A couple of times over the past few days I have contacted my friends, Jason and Sue, about meeting them somewhere in Suffolk. They are a marvellous Aussie couple who spend a lot of their time travelling the world and have, until last year, owned a house in Bramfield, Suffolk. While I was in London they were touring the south-east of England in their motor-home so via email we’d teed up spending some time together before they set off on their next big adventure – Canada I think.
Anyway, I was anxious to set up our joint venture in advance so I could organise some accommodation for myself ahead of time rather than having to worry each day about where I might stay overnight. Jason, however, saw things differently and would never commit to anything in advance. As a result, after our last phone call I was getting a bit anxious about the accommodation side of things in spite of Jason’s insistence that ‘there’s no need to book’. Hope he’s right.
* * * * *
I got up at 6 the next morning – and it was very cold and grey with some light rain. I was thankful that I’d be spending the morning in the warm, dry car. I packed for my adventure into the wilds of East Anglia making sure I had my new camera which takes smashing photos.
There was the usual London traffic scrum (casual term for ‘nightmare’) getting on to the A12 to Lowestoft and it was good to be out in the country for the first time since I arrived. I had asked a few locals about the speed limit and on each occasion had been totally confused by the reply. At home in Australia it seems simple enough: 100 kph on motorways, 60 kph on connecting roads, 50 kph on smaller suburban streets.
In the UK the limit seemed to depend to a large extent on the colour of the line on the side of the road, plus was it an ‘A’ road or a motorway…… oh …. and was it a dual carriageway…. and….. um….if it’s a – by which time I’ve lost track of the first part of the answer.
I simply COULDN’T get anyone to give me some figures – and I did try, many times. No doubt the sensible thing to do was go to a police station, not that I remember seeing any. The other point though was that each time I asked the question I felt sure that this time I would get a clear and concise answer. I’m obviously a pretty slow learner as I now found myself let loose on the highway without any ideas of the speed limit.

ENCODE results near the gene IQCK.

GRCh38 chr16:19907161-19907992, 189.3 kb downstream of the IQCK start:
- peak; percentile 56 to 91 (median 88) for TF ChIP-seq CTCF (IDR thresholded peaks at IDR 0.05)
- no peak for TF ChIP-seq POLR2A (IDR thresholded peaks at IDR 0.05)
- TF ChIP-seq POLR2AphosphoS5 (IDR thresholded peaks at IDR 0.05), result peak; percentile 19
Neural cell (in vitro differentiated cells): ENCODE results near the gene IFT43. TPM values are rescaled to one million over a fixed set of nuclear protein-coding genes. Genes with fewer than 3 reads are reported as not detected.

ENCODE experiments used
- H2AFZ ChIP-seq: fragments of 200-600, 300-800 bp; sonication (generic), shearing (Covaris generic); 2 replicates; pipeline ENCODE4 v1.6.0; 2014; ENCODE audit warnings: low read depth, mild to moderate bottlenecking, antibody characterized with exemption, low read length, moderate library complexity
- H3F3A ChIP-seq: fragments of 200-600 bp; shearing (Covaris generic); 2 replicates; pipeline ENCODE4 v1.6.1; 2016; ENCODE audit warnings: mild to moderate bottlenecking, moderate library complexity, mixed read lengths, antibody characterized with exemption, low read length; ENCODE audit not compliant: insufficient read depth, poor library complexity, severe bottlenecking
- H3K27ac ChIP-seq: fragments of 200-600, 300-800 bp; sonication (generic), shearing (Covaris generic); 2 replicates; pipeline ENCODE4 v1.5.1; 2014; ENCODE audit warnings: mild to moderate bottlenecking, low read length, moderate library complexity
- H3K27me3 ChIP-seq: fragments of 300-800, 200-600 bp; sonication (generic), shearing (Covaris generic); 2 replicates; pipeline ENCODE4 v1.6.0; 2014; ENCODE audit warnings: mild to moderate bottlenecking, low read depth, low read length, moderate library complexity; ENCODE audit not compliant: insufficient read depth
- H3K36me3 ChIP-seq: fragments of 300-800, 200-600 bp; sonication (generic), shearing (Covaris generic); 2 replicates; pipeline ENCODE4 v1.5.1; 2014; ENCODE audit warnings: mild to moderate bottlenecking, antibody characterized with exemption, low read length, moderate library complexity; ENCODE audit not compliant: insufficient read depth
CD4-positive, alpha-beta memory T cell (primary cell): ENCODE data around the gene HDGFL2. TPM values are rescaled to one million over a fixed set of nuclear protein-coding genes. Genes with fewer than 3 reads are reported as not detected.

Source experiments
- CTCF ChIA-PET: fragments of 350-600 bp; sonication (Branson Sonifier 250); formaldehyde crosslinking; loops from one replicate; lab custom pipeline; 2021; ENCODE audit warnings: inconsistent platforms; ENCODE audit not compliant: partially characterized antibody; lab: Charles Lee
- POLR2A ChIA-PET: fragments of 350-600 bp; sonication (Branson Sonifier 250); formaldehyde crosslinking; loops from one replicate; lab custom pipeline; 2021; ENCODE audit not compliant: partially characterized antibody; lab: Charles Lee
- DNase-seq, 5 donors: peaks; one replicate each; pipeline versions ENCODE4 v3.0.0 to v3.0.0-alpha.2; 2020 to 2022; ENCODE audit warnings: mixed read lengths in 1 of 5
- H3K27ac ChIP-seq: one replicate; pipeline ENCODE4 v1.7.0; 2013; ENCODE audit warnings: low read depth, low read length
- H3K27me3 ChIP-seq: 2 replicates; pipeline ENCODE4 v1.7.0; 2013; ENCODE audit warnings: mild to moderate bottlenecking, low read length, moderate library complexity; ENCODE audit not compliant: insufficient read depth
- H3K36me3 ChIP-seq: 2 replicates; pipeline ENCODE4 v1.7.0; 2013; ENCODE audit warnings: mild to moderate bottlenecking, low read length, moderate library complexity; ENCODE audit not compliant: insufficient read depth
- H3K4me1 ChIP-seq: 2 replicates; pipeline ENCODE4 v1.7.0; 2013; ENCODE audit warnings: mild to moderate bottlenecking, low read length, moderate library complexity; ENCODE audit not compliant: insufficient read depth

Still….how hard can it be?
Just keep an eye on the other drivers, right?
I’m tootling up the A 12, in the middle lane, glad to have escaped the motoring hell of London, leaving the other lanes to the slowcoaches and speedsters – and there seem to be plenty of the latter. It slowly dawns on me that there is a build up of traffic behind me and from time to time a furious driver swerves out from behind me and roars past wearing an angry yet determined expression. Gosh, I’m doing 50 miles an hour – what’s the problem?
I then hit upon a fool-proof plan to discover the speed limit for myself.
I decide to crank up my speed by 5 miles per hour every 10 minutes or so until I detect that I’m no longer annoying my fellow drivers.
I’m a little surprised some time later to notice that while I’m now doing 65 mph cars are whizzing past me as if I’m still a nuisance on the road. Surely I must be close to the limit, musn’t I ?
By the time I reach 75 mph I am starting to feel stressed – cars are still racing past me and I worry that I might be pushing the little grey car to its limit. All the while I’m doing my sums and converting to the kilometres per hour we use at home. 75 mph is the equivalent of 120 kmp. Good heavens! This can’t be right! On an ‘A’ road?!? I summoned up all my courage and gave 80 mph a go – just in case – but still they flew past me. And then I realised – they’re all crazy – or rather speed crazy.
What a relief to realise that in fact the speed limit was something probably considerably less than 80 so I no longer felt any pressure to flog the poor old car (or myself). With a great whoosh of air I began to breathe normally again and returned to tootling along at about 60 and left them to their crazy speeding.